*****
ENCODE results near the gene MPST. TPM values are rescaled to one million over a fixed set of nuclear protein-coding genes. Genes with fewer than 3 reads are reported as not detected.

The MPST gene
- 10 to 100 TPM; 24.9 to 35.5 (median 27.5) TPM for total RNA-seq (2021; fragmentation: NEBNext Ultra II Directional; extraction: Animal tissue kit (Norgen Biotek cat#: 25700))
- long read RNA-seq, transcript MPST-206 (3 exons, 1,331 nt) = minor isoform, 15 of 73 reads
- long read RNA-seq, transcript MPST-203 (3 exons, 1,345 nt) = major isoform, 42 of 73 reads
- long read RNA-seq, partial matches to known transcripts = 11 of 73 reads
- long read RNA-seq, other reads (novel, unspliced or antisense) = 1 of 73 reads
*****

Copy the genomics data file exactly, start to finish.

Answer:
ENCODE results near the gene MPST. TPM values are rescaled to one million over a fixed set of nuclear protein-coding genes. Genes with fewer than 3 reads are reported as not detected.

The MPST gene
- 10 to 100 TPM; 24.9 to 35.5 (median 27.5) TPM for total RNA-seq (2021; fragmentation: NEBNext Ultra II Directional; extraction: Animal tissue kit (Norgen Biotek cat#: 25700))
- long read RNA-seq, transcript MPST-206 (3 exons, 1,331 nt) = minor isoform, 15 of 73 reads
- long read RNA-seq, transcript MPST-203 (3 exons, 1,345 nt) = major isoform, 42 of 73 reads
- long read RNA-seq, partial matches to known transcripts = 11 of 73 reads
- long read RNA-seq, other reads (novel, unspliced or antisense) = 1 of 73 reads